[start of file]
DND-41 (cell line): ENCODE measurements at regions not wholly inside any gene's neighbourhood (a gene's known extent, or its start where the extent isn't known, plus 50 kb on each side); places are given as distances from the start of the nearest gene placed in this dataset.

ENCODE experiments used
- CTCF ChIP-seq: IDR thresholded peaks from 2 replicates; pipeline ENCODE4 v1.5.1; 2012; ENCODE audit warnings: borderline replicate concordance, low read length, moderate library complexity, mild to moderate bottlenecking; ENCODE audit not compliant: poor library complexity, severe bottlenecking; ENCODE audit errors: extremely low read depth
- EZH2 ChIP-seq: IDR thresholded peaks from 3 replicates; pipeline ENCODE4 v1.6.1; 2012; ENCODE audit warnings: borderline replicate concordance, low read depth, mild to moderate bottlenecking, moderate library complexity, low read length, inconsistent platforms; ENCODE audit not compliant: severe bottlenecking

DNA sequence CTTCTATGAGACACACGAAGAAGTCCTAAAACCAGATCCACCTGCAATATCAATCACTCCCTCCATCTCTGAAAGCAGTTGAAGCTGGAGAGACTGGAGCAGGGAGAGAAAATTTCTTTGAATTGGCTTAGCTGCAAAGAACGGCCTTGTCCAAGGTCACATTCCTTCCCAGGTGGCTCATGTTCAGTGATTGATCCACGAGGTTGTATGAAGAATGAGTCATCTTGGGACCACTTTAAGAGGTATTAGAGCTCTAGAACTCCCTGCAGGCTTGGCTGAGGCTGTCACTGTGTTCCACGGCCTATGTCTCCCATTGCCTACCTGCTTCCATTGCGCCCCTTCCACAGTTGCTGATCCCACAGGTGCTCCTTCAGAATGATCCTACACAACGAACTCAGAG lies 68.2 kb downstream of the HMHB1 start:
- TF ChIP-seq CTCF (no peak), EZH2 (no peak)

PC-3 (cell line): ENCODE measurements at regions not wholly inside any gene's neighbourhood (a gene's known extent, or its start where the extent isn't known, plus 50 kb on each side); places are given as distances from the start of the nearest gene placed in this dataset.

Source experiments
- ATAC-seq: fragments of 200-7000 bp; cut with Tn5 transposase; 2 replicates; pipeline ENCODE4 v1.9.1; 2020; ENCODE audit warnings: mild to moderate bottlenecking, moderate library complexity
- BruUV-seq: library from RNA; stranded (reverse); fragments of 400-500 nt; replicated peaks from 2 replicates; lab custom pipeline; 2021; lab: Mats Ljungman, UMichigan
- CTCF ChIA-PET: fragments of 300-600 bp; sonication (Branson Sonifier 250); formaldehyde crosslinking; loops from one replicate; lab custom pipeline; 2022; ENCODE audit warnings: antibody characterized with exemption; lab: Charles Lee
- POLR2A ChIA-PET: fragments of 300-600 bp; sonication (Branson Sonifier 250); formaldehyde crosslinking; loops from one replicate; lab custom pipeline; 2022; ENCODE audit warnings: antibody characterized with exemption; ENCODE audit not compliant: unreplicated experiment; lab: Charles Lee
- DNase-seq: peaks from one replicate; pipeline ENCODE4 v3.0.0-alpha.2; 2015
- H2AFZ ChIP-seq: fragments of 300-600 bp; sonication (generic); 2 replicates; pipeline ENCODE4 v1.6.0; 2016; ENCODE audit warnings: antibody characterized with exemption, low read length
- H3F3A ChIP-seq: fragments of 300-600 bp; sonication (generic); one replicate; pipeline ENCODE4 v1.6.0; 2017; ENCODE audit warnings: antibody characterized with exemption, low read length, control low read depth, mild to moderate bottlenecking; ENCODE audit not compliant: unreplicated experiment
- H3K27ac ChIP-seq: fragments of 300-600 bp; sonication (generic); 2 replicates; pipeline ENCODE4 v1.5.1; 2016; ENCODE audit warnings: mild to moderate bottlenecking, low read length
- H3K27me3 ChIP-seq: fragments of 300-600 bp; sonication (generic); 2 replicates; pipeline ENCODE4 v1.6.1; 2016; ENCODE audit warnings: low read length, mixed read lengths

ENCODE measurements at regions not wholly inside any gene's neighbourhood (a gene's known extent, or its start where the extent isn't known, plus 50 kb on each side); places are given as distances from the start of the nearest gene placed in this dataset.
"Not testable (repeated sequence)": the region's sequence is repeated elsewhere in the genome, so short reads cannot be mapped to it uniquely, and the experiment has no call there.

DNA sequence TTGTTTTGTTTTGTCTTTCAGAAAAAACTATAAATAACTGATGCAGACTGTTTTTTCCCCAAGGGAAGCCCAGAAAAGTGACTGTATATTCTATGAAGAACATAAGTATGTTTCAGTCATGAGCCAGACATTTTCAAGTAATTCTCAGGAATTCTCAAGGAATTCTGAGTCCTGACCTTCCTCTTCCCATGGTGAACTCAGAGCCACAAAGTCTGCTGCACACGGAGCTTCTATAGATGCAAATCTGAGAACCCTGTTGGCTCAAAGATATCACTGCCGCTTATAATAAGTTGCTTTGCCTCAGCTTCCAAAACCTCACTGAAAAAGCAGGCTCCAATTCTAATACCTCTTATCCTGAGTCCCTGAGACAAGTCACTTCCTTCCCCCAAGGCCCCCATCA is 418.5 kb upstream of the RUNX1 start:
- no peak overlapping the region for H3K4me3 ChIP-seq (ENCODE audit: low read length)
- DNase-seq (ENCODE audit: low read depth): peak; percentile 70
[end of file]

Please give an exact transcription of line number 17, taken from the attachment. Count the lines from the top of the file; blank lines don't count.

- H3K27me3 ChIP-seq: fragments of 300-600 bp; sonication (generic); 2 replicates; pipeline ENCODE4 v1.6.1; 2016; ENCODE audit warnings: low read length, mixed read lengths